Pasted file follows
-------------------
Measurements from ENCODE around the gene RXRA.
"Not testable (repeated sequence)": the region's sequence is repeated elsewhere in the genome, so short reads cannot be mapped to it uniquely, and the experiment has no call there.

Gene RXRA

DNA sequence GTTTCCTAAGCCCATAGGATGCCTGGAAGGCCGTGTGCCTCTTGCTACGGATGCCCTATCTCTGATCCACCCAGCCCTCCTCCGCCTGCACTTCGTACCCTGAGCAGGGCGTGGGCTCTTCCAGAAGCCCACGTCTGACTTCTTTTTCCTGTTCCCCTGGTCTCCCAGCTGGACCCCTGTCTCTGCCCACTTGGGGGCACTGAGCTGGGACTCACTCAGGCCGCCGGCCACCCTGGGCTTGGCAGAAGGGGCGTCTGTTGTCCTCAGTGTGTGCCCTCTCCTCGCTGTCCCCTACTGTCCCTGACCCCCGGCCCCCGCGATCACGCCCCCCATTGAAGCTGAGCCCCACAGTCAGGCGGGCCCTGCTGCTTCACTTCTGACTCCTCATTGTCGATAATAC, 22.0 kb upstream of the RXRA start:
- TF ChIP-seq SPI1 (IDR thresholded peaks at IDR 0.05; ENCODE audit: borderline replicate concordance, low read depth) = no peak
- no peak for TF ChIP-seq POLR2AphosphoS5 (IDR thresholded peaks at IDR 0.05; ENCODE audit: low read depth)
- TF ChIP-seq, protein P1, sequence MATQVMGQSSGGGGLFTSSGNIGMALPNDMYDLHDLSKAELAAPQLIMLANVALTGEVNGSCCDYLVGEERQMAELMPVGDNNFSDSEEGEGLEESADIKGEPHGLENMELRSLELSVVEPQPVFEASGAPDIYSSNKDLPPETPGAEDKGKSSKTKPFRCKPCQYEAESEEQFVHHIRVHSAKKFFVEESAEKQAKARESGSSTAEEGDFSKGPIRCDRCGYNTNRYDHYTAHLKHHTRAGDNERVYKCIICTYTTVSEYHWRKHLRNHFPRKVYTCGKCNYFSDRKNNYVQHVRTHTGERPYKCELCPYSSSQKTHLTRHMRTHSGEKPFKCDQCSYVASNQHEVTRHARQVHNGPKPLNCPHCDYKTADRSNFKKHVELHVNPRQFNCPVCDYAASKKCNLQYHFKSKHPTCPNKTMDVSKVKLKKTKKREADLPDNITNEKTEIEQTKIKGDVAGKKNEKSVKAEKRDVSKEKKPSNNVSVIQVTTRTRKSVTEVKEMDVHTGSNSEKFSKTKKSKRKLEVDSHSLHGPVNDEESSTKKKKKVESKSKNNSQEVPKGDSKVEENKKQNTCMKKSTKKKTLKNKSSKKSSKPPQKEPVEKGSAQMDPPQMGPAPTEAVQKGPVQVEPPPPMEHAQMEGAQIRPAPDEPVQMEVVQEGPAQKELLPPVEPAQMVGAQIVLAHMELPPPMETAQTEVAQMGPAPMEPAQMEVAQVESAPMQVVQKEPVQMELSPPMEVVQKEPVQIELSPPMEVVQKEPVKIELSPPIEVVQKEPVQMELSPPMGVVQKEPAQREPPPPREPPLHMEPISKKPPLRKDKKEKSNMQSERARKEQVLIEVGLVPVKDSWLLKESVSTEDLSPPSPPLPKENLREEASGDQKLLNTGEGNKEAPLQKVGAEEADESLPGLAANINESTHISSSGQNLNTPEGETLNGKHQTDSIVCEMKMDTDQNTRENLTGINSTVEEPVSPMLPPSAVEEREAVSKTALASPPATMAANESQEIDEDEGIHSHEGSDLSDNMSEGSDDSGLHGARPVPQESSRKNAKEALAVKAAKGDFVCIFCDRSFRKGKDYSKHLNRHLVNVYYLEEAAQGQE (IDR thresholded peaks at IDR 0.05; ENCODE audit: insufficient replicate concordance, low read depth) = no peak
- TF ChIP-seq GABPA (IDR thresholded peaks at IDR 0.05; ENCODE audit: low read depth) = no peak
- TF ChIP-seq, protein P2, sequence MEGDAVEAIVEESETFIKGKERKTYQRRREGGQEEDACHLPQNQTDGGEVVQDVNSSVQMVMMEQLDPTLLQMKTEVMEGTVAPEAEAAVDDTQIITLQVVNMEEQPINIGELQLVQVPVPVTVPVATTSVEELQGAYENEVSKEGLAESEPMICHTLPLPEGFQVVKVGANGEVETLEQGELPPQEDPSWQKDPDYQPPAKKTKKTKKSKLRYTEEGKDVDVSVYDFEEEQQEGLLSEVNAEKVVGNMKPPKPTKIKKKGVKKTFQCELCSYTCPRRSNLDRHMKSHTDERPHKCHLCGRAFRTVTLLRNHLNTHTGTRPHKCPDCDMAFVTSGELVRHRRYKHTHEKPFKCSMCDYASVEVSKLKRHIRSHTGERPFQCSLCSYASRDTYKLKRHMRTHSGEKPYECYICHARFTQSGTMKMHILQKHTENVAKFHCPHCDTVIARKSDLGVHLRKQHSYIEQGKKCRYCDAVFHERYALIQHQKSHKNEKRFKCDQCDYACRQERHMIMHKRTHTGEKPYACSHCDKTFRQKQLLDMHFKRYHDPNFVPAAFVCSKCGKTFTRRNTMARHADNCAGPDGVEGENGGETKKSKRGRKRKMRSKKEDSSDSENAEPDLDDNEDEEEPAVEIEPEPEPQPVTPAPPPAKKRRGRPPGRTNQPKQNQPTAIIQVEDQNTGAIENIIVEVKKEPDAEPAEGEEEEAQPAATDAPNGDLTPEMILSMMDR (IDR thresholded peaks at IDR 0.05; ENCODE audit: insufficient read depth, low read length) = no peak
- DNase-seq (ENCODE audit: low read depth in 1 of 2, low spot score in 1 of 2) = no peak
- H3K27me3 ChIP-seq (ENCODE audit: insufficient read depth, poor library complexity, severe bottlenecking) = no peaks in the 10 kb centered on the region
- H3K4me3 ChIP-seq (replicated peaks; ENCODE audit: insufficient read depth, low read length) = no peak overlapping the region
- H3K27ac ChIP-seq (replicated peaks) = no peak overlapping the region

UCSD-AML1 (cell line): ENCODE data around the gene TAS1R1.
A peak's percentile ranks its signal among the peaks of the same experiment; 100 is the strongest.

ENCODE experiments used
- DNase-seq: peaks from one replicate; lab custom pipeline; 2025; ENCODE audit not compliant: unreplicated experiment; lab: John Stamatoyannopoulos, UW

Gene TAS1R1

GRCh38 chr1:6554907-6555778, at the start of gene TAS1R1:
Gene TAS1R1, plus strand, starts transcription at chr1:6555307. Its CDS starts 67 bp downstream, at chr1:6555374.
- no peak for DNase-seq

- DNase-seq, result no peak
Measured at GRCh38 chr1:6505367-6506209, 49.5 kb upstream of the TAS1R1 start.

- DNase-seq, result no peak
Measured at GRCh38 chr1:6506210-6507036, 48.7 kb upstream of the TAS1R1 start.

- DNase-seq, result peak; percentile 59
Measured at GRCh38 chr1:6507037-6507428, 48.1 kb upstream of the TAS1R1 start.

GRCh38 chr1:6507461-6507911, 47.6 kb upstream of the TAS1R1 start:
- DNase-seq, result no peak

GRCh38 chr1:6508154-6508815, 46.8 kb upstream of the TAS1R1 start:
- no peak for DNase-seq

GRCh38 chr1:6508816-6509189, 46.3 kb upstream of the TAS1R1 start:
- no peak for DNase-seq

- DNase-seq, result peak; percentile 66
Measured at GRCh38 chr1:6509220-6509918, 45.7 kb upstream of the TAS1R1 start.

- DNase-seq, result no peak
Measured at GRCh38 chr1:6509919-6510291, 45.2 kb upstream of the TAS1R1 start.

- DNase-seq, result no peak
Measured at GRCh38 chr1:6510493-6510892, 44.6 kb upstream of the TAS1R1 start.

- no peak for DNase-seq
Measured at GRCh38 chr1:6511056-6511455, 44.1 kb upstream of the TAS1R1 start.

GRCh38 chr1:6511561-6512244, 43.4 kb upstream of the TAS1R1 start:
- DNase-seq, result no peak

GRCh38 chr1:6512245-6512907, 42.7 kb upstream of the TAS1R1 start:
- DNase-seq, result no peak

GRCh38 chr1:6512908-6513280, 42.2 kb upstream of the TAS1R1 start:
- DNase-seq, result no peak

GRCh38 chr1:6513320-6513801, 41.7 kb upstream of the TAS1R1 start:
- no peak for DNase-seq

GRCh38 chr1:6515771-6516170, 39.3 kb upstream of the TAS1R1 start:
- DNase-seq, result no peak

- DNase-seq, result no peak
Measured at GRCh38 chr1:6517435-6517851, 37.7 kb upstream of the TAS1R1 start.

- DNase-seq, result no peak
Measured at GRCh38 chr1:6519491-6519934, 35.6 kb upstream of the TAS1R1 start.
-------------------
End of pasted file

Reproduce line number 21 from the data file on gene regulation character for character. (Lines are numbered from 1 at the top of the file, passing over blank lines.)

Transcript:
- no peak for DNase-seq